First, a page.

The CLASSICS Act is Not a Reversal of Copyright Doctrine
As the world mourns the passing of Aretha Franklin, we need no further discussion about the value of recording artists. The anthem of a generation, Franklin’s first hit, “Respect” was not written by her but by Otis Redding, who first recorded the song in 1965. But in 1967, Aretha made that song what it is—“owned it” as we say today—along with the work of producer Jerry Wexler, engineer Tom Dowd, and the studio musicians at Muscle Shoals Sound Studios, including King Curtis, who gave us that instantly-recognizable saxophone solo, and who was murdered in 1971.
We also need no further evidence that the somewhat arbitrary line in copyright law, which places pre-1972 sound recordings in a class separate from those made after February of that year, has little to do with the timelessness of many recorded songs. Who knows how many times Aretha’s records will be played over the coming decades via Sirius XM or Pandora or other non-interactive digital services, but is it truly unreasonable that these corporations should pay a license fee for that privilege? Is it wrong, for instance, that the heirs of engineer Tom Dowd, who passed away in 2002, receive some fraction of a royalty for his contributions to the sounds of Franklin, Coltrane, Mingus, Clapton, Charles, Rod Stewart, et al?
Some critics of the CLASSICS Act seem to think it is wrong on principle—that CLASSICS creates a royalty “windfall” that these authors never expected at the time in which they made these sound recordings. This is how copyright critic and scholar Annemarie Bridy described her antagonism toward CLASSICS via Twitter a couple weeks ago, and it is the reason she calls the bill a reversal of copyright doctrine. “My only dog in this fight is not wanting to see © created retroactively for existing works whose very existence is proof that their creators needed no copyright incentive for their creation. I see no doctrinal justification for it,” Bridy tweeted.
And I wouldn’t pick on one critic alone for her tweets except for the fact that I’m sure Bridy represents the views of many who feel likewise, despite the fact that her position—although posing as a statement of raw principle—is doctrinally unsound, historically inaccurate, just plain mean-spirited, and kinda dangerous as a rationale.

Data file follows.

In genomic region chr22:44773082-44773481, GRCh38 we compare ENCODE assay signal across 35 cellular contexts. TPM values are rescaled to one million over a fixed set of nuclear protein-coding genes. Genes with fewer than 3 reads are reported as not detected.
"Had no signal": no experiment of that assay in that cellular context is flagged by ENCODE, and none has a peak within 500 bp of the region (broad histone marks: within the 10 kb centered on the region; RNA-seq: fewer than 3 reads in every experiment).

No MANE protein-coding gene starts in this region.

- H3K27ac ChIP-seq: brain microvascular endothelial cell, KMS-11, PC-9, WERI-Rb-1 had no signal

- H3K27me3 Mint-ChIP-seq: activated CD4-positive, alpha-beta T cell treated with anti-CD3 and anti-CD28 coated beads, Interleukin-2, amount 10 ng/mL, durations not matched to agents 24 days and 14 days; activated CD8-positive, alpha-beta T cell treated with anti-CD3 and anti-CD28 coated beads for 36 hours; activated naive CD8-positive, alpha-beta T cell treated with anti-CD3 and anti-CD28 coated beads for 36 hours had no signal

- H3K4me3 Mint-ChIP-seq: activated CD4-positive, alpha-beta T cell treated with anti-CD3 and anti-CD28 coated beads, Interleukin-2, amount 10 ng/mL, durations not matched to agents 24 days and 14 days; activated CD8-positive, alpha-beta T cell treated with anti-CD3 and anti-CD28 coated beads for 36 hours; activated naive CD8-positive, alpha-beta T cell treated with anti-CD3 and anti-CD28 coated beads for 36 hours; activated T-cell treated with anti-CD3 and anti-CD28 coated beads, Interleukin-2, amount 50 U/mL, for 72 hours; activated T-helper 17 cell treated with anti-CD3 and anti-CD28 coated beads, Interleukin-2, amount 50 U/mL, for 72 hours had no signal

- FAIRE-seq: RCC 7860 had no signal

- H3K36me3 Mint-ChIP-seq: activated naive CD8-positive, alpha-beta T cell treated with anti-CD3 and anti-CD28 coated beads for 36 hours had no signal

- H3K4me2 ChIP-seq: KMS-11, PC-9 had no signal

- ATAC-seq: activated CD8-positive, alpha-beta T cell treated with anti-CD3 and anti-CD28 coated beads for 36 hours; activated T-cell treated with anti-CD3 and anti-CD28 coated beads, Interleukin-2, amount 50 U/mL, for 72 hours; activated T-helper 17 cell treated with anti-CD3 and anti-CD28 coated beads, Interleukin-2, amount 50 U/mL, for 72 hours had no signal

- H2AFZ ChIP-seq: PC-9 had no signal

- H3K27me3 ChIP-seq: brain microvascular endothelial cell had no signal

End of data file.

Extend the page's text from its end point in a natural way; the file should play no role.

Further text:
By dangerous, I mean to say that even if CLASSICS does represent a shift in legal doctrine (and I hold that it does not), why should this alone be an argument against its adoption? Doctrinal change is the reason Bridy has advanced degrees and a job at a university instead of being restricted to “women’s work.” Doctrinal change is the reason Aretha’s “Respect” became an anthem that added the essential ingredient of boogie to the civil rights movement. What exactly is wrong with doctrinal change? It’s the only way this country has ever managed to live up to the grand promises in its founding documents.
With regard to copyright law, Bridy’s premise is that because copyright’s purpose is incentive, it is therefore superfluous to establish a new copyright protection for works for which the incentive obviously existed at the time of their authorship. In my view, this is the mean-spirited part of her argument—and it is a view shared by others—which espouses a too-mercenary approach to copyright’s purpose. It is an extension of the sentiment that copyright is a “devil’s bargain” which society makes with artists in order to get them to produce what we want out of them. (And it is a sentiment I find especially unpalatable in context to artists of color.)
But in addition to this being a rather craven way to relate to any artist, it is also historically oversimple—particularly with regard to the public performance right and pre-72 sound recordings, which are technically protected by common-law copyright due to a rather muddled definition of the word “published” in the evolution of statutory copyright. (See new post by copyright historian Zvi Rosen for more details).